Walk and cycle more

As well as getting fit, avoiding congestion and reducing the burden on healthcare services, active travel reduces emissions of fossil fuels. In the UK, the vast majority of journeys by car are under five miles.

Transport is the largest emitting sector of the UK economy, accounting for 28 per cent of greenhouse gas emissions in 2017.

Fly less

Global aviation accounts for two per cent of global greenhouse gas emissions, and that figure is forecast to rise. In the UK every major airport is pursuing expansion plans which will bring yet more pollution into our atmosphere. Seek alternative options, like train travel, on short-haul journeys.

Make your home more efficient

Just six months after it launched, the government has already ditched its Green Homes Grant, which would have provided people with money for insulation or low-carbon heating.

If you can afford to improve your insulation and means of heating your home, then do so – heating British homes makes up about 14 per cent of the country’s emissions.

Otherwise, switching off lights, unplugging devices and appliances, turning down the heating and instead wearing an additional layer, and using energy efficient bulbs are all good ways to reduce energy bills and your emissions.

Switch to a green energy provider

Ecotricity, Green Energy UK, Bulb, Bristol Energy, Octopus Energy and OVO Energy are all among the UK suppliers which offer 100 per cent renewable electricity.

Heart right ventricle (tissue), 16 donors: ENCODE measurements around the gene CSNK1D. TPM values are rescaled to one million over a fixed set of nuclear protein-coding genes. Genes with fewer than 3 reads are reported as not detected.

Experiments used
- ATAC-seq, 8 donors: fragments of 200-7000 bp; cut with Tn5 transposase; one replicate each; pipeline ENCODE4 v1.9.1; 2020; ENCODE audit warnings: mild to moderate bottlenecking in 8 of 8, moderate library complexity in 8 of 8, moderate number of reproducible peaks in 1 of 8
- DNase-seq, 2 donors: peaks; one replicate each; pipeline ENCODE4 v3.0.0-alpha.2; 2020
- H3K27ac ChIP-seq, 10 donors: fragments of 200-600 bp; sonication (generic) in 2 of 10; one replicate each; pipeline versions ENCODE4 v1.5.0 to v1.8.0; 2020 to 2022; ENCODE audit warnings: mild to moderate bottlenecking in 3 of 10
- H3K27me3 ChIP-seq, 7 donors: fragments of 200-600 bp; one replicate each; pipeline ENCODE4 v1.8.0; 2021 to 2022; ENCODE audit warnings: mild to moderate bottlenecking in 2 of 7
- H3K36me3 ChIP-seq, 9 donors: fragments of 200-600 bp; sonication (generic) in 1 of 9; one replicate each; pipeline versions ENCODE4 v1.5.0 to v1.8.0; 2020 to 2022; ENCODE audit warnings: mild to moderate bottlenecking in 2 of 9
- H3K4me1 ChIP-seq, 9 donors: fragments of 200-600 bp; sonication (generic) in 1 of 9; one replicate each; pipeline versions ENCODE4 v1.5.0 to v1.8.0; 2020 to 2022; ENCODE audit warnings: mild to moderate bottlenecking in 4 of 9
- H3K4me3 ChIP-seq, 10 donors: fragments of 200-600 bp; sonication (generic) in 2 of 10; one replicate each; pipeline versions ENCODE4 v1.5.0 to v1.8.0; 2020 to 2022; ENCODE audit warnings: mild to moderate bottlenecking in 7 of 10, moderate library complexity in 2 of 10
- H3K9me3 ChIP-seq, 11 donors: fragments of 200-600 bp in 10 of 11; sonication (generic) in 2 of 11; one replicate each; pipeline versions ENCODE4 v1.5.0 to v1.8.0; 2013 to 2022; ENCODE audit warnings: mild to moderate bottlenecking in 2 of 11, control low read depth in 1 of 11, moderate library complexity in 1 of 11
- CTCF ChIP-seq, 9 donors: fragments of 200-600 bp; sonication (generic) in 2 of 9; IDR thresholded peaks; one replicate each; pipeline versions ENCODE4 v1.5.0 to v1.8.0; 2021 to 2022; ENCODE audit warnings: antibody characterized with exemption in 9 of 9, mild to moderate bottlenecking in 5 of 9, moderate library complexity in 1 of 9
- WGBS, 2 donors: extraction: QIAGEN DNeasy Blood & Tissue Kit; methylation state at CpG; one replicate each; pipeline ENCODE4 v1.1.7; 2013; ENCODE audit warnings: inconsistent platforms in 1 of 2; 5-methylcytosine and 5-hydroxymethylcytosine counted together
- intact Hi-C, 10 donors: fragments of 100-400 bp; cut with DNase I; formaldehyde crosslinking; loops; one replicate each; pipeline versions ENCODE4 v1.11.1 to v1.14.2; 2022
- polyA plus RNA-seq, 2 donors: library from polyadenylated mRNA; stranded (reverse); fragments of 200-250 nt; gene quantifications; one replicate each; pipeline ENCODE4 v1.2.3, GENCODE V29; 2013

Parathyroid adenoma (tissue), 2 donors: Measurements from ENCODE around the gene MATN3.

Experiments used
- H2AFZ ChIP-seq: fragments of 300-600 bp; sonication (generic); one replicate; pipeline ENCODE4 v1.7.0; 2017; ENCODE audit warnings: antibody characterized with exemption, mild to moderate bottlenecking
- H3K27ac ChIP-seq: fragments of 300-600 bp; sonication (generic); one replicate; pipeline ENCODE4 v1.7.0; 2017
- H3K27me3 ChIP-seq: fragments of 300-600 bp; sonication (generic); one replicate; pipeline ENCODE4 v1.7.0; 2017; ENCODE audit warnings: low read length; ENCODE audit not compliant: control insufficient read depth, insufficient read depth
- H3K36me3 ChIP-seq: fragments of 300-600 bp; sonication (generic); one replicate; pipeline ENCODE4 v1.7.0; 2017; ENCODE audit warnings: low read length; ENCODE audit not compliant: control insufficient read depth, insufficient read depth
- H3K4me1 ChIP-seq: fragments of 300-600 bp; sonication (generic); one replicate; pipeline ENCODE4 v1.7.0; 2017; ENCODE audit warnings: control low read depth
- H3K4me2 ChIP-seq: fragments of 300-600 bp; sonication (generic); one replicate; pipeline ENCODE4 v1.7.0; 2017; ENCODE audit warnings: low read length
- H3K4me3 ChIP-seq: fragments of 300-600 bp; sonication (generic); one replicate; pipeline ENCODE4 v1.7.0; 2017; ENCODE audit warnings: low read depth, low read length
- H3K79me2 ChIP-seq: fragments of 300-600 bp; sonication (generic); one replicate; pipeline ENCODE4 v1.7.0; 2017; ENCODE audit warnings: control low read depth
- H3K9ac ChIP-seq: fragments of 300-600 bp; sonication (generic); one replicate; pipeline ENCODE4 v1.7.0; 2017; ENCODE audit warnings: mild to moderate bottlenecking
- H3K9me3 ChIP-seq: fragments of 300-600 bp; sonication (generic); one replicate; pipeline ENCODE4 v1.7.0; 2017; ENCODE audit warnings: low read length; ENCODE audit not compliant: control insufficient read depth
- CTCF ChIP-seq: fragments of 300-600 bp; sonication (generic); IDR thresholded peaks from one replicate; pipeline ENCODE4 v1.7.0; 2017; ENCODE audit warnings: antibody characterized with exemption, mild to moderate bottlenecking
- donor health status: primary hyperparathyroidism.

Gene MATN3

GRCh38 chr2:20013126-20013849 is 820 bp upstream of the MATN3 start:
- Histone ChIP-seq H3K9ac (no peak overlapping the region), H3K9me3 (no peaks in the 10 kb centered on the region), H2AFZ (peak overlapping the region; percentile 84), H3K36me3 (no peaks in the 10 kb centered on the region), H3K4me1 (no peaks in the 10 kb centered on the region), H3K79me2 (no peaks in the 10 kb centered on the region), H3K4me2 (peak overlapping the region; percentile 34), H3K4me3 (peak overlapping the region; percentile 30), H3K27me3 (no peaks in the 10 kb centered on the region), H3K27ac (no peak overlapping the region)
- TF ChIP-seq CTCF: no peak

Plant trees

Trees are amazing. They pull carbon dioxide out of the air and store it for centuries, while also offering habitats for innumerable other species. The UK has among the least tree cover of any European country, and major targets are now in place to boost it. Whether you join planting schemes, as run by The Woodland Trust, or plant a single tree in your garden, it will make a difference.

Buy second-hand clothes

Fashion is among the world’s most polluting industries, producing more greenhouse gas emissions than all the maritime shipping and international flights combined.

Producing one organic cotton t-shirt can require as much as 5,000 litres of water. Dyes, manufacturing processes and transportation all have environmental consequences, and at the end, enormous quantities of clothes produced are not even sold.

Minimise waste

Millions of tonnes of plastic enter the ocean each year, and by 2050 there will be more plastic in the ocean than fish, by one estimate.

Non-composted food waste can end up in landfill, driving methane emissions, a greenhouse gas which is about 80 times as potent as CO2 in the short term.

Read The Independent’s guide to how to do a more environmentally-friendly supermarket shop.